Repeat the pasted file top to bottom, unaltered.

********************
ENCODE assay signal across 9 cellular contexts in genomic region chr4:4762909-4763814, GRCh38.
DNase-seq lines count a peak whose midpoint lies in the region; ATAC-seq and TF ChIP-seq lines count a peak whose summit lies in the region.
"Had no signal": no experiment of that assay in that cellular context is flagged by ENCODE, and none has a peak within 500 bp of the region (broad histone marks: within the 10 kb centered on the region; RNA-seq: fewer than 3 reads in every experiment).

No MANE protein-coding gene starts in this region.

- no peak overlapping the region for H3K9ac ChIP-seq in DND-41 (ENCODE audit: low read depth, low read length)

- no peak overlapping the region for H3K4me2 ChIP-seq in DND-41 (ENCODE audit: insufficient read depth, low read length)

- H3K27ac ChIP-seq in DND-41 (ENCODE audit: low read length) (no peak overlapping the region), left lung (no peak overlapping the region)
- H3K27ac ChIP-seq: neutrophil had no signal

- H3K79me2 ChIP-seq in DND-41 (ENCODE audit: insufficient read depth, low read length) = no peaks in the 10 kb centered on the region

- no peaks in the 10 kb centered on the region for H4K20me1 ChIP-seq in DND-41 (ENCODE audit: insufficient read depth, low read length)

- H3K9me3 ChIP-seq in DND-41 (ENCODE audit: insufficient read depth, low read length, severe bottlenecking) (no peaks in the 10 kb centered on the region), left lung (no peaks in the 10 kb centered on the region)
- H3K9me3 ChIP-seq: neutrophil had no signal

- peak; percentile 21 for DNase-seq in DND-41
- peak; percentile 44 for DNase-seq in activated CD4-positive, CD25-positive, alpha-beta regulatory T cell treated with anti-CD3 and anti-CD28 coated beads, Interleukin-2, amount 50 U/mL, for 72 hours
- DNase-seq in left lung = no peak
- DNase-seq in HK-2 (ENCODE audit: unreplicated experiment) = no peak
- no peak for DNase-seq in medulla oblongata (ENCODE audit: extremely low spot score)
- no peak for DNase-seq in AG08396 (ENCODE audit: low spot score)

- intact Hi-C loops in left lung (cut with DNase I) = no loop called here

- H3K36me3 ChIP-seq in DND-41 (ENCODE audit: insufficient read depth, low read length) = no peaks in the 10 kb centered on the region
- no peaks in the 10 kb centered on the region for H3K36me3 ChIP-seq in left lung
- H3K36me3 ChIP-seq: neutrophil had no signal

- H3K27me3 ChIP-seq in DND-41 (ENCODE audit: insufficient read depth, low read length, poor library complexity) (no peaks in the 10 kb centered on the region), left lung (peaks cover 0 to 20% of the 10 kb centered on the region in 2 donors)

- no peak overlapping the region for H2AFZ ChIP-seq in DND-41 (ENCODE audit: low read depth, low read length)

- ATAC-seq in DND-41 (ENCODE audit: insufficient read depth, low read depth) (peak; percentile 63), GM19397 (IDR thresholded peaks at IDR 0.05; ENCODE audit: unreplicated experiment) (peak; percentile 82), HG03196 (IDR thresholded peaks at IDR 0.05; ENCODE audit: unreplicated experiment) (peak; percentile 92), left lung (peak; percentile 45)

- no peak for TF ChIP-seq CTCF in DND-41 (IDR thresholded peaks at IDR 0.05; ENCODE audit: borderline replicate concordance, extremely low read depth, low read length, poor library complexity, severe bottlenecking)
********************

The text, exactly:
ENCODE assay signal across 9 cellular contexts in genomic region chr4:4762909-4763814, GRCh38.
DNase-seq lines count a peak whose midpoint lies in the region; ATAC-seq and TF ChIP-seq lines count a peak whose summit lies in the region.
"Had no signal": no experiment of that assay in that cellular context is flagged by ENCODE, and none has a peak within 500 bp of the region (broad histone marks: within the 10 kb centered on the region; RNA-seq: fewer than 3 reads in every experiment).

No MANE protein-coding gene starts in this region.

- no peak overlapping the region for H3K9ac ChIP-seq in DND-41 (ENCODE audit: low read depth, low read length)

- no peak overlapping the region for H3K4me2 ChIP-seq in DND-41 (ENCODE audit: insufficient read depth, low read length)

- H3K27ac ChIP-seq in DND-41 (ENCODE audit: low read length) (no peak overlapping the region), left lung (no peak overlapping the region)
- H3K27ac ChIP-seq: neutrophil had no signal

- H3K79me2 ChIP-seq in DND-41 (ENCODE audit: insufficient read depth, low read length) = no peaks in the 10 kb centered on the region

- no peaks in the 10 kb centered on the region for H4K20me1 ChIP-seq in DND-41 (ENCODE audit: insufficient read depth, low read length)

- H3K9me3 ChIP-seq in DND-41 (ENCODE audit: insufficient read depth, low read length, severe bottlenecking) (no peaks in the 10 kb centered on the region), left lung (no peaks in the 10 kb centered on the region)
- H3K9me3 ChIP-seq: neutrophil had no signal

- peak; percentile 21 for DNase-seq in DND-41
- peak; percentile 44 for DNase-seq in activated CD4-positive, CD25-positive, alpha-beta regulatory T cell treated with anti-CD3 and anti-CD28 coated beads, Interleukin-2, amount 50 U/mL, for 72 hours
- DNase-seq in left lung = no peak
- DNase-seq in HK-2 (ENCODE audit: unreplicated experiment) = no peak
- no peak for DNase-seq in medulla oblongata (ENCODE audit: extremely low spot score)
- no peak for DNase-seq in AG08396 (ENCODE audit: low spot score)

- intact Hi-C loops in left lung (cut with DNase I) = no loop called here

- H3K36me3 ChIP-seq in DND-41 (ENCODE audit: insufficient read depth, low read length) = no peaks in the 10 kb centered on the region
- no peaks in the 10 kb centered on the region for H3K36me3 ChIP-seq in left lung
- H3K36me3 ChIP-seq: neutrophil had no signal

- H3K27me3 ChIP-seq in DND-41 (ENCODE audit: insufficient read depth, low read length, poor library complexity) (no peaks in the 10 kb centered on the region), left lung (peaks cover 0 to 20% of the 10 kb centered on the region in 2 donors)

- no peak overlapping the region for H2AFZ ChIP-seq in DND-41 (ENCODE audit: low read depth, low read length)

- ATAC-seq in DND-41 (ENCODE audit: insufficient read depth, low read depth) (peak; percentile 63), GM19397 (IDR thresholded peaks at IDR 0.05; ENCODE audit: unreplicated experiment) (peak; percentile 82), HG03196 (IDR thresholded peaks at IDR 0.05; ENCODE audit: unreplicated experiment) (peak; percentile 92), left lung (peak; percentile 45)

- no peak for TF ChIP-seq CTCF in DND-41 (IDR thresholded peaks at IDR 0.05; ENCODE audit: borderline replicate concordance, extremely low read depth, low read length, poor library complexity, severe bottlenecking)